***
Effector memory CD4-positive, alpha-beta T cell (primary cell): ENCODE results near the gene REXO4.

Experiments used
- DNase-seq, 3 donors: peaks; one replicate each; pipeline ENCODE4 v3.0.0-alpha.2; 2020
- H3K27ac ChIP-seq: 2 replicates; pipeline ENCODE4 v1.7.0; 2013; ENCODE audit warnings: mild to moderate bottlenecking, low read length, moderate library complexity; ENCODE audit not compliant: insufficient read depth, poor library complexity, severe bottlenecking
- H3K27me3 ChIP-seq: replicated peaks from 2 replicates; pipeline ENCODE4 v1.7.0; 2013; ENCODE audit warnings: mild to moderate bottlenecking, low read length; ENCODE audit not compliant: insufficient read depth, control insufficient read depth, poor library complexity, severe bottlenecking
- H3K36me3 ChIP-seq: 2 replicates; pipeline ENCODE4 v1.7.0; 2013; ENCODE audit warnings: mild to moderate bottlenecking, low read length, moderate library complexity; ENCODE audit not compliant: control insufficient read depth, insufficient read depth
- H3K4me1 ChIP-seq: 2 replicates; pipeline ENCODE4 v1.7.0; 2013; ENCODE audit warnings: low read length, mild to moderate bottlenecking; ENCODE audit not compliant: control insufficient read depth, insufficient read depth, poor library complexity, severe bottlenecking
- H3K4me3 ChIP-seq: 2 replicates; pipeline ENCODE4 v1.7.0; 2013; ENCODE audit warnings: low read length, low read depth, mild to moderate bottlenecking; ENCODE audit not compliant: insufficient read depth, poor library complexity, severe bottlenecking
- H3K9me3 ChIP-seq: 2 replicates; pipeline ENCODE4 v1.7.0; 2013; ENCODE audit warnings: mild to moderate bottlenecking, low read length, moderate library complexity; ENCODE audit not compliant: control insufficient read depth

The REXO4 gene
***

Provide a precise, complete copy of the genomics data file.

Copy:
Effector memory CD4-positive, alpha-beta T cell (primary cell): ENCODE results near the gene REXO4.

Experiments used
- DNase-seq, 3 donors: peaks; one replicate each; pipeline ENCODE4 v3.0.0-alpha.2; 2020
- H3K27ac ChIP-seq: 2 replicates; pipeline ENCODE4 v1.7.0; 2013; ENCODE audit warnings: mild to moderate bottlenecking, low read length, moderate library complexity; ENCODE audit not compliant: insufficient read depth, poor library complexity, severe bottlenecking
- H3K27me3 ChIP-seq: replicated peaks from 2 replicates; pipeline ENCODE4 v1.7.0; 2013; ENCODE audit warnings: mild to moderate bottlenecking, low read length; ENCODE audit not compliant: insufficient read depth, control insufficient read depth, poor library complexity, severe bottlenecking
- H3K36me3 ChIP-seq: 2 replicates; pipeline ENCODE4 v1.7.0; 2013; ENCODE audit warnings: mild to moderate bottlenecking, low read length, moderate library complexity; ENCODE audit not compliant: control insufficient read depth, insufficient read depth
- H3K4me1 ChIP-seq: 2 replicates; pipeline ENCODE4 v1.7.0; 2013; ENCODE audit warnings: low read length, mild to moderate bottlenecking; ENCODE audit not compliant: control insufficient read depth, insufficient read depth, poor library complexity, severe bottlenecking
- H3K4me3 ChIP-seq: 2 replicates; pipeline ENCODE4 v1.7.0; 2013; ENCODE audit warnings: low read length, low read depth, mild to moderate bottlenecking; ENCODE audit not compliant: insufficient read depth, poor library complexity, severe bottlenecking
- H3K9me3 ChIP-seq: 2 replicates; pipeline ENCODE4 v1.7.0; 2013; ENCODE audit warnings: mild to moderate bottlenecking, low read length, moderate library complexity; ENCODE audit not compliant: control insufficient read depth

The REXO4 gene